Is it just a toy for geeks or can it be actually useful? I vote for the latter, but not just yet. Developers need to notice and support the new platform first. We also have to know, that some netbooks have already been sold in dual boot Windows - Android configuration (look for Acer Aspire One D250). Android can be actually more useful for netbooks than Windows. This is due to short boot times and lots of useful widgets, which display information right on the desktop. I have successfully used Android 2.2 for a while on my Acer Aspire One for some time, and I was only missing the Android Market and a bit more stability regarding power management (problems with waking up from stand-by).

But as you recall, I have also mentioned the need for developer support. Why? Because Android running on x86 CPU will only run SDK based apps. It won't however work with more advanced games or apps written in NDK. Why? Because NDK apps are compiled for a specific CPU - ARM in this case. NDK based apps would have to be recompiled in order to run on x86 CPUs. So until x86 Android becomes a widely recognized platform, we will probably not be able to run most games and programs on this platform.

UPDATE: First paid 3D game that works on Android x-86 is Fruit Ninja. Congratulations, Halfbrick!


EDIT: I have just installed the Honeycomb 3.2 on bare metal - Acer Aspire One (AOA 110 / ZG5). The eeepc build works out of the box, with smooth accelerated graphics, working WiFi and Android Market.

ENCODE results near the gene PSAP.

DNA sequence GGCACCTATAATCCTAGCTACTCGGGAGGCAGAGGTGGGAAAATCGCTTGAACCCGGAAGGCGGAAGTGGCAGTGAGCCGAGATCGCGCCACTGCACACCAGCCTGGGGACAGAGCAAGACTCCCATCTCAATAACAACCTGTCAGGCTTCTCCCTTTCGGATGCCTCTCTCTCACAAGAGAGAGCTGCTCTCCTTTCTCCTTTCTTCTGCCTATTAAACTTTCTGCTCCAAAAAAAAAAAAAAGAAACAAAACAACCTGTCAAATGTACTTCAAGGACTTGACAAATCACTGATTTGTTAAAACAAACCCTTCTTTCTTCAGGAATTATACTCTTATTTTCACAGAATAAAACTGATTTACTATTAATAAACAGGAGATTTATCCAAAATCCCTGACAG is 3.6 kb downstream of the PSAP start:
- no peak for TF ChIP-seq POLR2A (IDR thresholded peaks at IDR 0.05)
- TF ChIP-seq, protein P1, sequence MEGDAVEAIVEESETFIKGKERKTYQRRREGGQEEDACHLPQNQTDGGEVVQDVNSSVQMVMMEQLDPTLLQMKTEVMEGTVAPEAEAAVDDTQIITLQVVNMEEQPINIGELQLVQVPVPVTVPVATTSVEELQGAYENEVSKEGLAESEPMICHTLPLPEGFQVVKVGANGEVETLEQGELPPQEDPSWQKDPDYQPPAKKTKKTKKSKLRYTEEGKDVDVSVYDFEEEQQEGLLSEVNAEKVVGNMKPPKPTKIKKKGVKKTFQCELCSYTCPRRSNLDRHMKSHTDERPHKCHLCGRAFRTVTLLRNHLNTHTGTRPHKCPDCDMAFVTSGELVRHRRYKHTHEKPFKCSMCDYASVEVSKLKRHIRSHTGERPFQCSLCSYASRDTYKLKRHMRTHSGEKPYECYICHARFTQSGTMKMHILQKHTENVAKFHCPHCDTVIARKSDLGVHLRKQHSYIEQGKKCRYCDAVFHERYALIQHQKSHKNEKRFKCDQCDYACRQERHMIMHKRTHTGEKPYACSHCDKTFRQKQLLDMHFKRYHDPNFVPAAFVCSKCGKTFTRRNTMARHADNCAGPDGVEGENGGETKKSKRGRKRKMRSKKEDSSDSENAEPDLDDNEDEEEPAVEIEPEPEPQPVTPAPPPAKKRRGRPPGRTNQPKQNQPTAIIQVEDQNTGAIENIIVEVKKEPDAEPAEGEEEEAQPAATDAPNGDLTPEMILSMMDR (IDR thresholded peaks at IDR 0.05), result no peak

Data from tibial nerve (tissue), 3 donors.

Works out of the box:

  • WiFi
  • Sound
  • Touchpad
  • Browser
  • Android Market
  • Mail
  • Settings
  • Widgets

Does not work:

  • SD card emulation (storage works as USB instead)
  • Screen will sometimes rotate randomly
  • After one sleep/wake cycle it can't wake up.
  • Voice commands (Audio error)
  • Ethernet (there is no kernel module)

To install it alongside an existing linux distribution, about 3-4 GB of space is required. You can use GUI based GParted to shrink your exisiting linux partition, or console based e2fsresize. DO NOT LET THE ANDROID INSTALLER TO INSTALL GRUB - it is known to cause your previous linux unbootable. Instead, after performing the Android installation, edit your existing GRUB2 configuration (Ubuntu example for /dev/sda5 below)

sudo vi /etc/grub.d/40_custom

Add the following lines at the end of the file:

menuentry "Android-x86 Honeycomb" {
  insmod ext2
  set root='(hd0,5)'
  linux /android-2011-11-13/kernel quiet root=/dev/ram0 \
     androidboot_hardware=eeepc acpi_sleep=s3_bios,s3_mode \
     SRC=/android-2011-11-13 DATA= DPI=160
  initrd /android-2011-11-23/initrd.img
}

Save file, run update-grub

2Nov/111

A bug in iOS results in poor battery life

It seems a lot of people is displeased with the battery life of the new iPhone 4S. Unfortunately, the problem is not limited to the new iPhone users: other devices have been impacted by the problem as well. My iPhone 3GS with iOS5 is almost half discharged after a day on standby. I blamed it on the battery age at first, but many other people have started complaining about the same issue.